It's summer in Bel Air and that means, among many other things, it's time to "trim" sidewalks.
For the second straight year, the Bel Air Town Commissioners have approved a contract to have what are called trip hazards removed from select sidewalks around town.
"It's really appreciated," Mayor Susan Burdette said about the process of cutting down concrete in areas where two pieces come together, and one is higher than the other. The uneven edges are a hazard to pedestrians.
"Of all the things we do," the mayor said, "this is the thing we get the most complaints about. We also get the most comments when they're repaired."
By a 3-0 vote on July 17, the town board approved spending $41,420 to have Precision Concrete Cutting of Delaware and Maryland repair 828 trip hazards on sidewalks and another 19 linear feet of trip hazards on curbs. Commissioners Philip Einhorn, Robert Preston and Burdette voted for it. Commissioners Brendan Hopkins and Patrick Richards were absent.
A year ago, Bel Air approved spending $49,680 with the same company to remove 785 trip hazards on sidewalk pads and another 129 linear feet of trip hazards along curbs in the downtown area.
"As concrete sidewalk ages and is affected by other external forces, panels often heave or settle causing an unleveled or uneven joint which ultimately causes tripping hazards for pedestrians," Steve Kline, Bel Air's director of public works, said at the July 17 meeting during a presentation to the town commissioners. "In an effort to make town sidewalks safe for all users, trip hazards must be removed to provide a leveled safe walking surface."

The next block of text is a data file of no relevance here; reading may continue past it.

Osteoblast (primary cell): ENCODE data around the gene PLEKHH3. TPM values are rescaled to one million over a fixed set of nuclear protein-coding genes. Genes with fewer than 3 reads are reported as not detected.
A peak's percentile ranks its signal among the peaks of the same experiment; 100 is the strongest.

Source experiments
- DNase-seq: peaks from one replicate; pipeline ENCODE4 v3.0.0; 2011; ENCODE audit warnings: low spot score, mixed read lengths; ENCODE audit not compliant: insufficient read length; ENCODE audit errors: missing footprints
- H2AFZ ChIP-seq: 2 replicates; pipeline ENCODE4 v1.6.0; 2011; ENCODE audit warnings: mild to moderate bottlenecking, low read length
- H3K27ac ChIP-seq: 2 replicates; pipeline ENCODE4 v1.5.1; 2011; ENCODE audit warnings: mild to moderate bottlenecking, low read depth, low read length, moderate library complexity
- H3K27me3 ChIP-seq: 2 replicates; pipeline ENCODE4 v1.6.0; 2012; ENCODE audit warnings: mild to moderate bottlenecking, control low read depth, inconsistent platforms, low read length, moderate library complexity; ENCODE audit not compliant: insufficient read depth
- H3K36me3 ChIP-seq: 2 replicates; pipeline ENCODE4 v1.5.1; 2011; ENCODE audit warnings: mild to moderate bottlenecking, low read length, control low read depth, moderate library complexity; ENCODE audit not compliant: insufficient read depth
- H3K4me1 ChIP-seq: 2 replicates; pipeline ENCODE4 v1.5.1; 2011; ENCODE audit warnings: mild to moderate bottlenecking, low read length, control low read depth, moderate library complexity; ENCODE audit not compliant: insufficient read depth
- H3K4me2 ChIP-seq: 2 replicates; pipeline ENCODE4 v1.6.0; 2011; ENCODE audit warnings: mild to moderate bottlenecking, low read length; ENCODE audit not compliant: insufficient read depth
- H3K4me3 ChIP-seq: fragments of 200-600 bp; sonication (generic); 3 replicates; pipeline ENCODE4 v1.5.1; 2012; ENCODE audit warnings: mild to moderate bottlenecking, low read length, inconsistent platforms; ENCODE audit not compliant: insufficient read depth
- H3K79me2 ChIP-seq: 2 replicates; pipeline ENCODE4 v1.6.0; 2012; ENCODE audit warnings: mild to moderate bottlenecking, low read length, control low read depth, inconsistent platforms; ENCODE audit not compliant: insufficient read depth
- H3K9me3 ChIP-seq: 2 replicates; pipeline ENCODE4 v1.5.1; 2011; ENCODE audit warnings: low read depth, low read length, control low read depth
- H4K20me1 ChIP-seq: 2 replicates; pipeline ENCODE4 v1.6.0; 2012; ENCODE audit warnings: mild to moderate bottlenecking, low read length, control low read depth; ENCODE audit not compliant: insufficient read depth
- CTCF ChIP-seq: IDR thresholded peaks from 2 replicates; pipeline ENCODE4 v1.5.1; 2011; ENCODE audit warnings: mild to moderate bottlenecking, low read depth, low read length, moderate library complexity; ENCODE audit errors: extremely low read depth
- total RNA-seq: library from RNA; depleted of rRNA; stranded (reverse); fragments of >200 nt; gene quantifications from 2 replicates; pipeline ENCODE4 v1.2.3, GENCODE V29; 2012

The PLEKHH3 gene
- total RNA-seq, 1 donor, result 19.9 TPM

This year's work will be done along Archer and Williams streets, Idlewild Road and Linwood Avenue.
"All the years I was living in Homestead [Village], I was tripping on sidewalks," Preston said. "I don't guess it's gotten any better."
Idlewild and Linwood are in the Homestead Village neighborhood and Archer and Williams are in the Howard Park neighborhood.
Aravinda Pillamarri, a Bel Air resident who walks regularly around town, was skeptical when she heard about the project before it started last year and wondered if the town should be spending its money elsewhere.
"When I first saw them doing it, I thought it was a luxury," she said about cutting the trip hazards.
The idea has grown on her.
"I've been known to not always look closely when I walk," she said.
Precision Concrete goes to a previously identified trip hazard and cuts the sidewalk or curb — no mean feat since sidewalks are an aggregate. Using its unique tool, the trip hazard is cut off and in its stead is a gentle slop that's much safer for pedestrians. The concrete is smooth as are the rocks that are still intact in it.
Einhorn, who voted for the contract, asked Kline why the town was having Precision Concrete do the work.
"I've just wondered why we don't have our own people do this," Einhorn said.
Kline, the public works director, said Precision Concrete has come up with a unique design.
"It's a very specialized tool and the saw is patented," he said.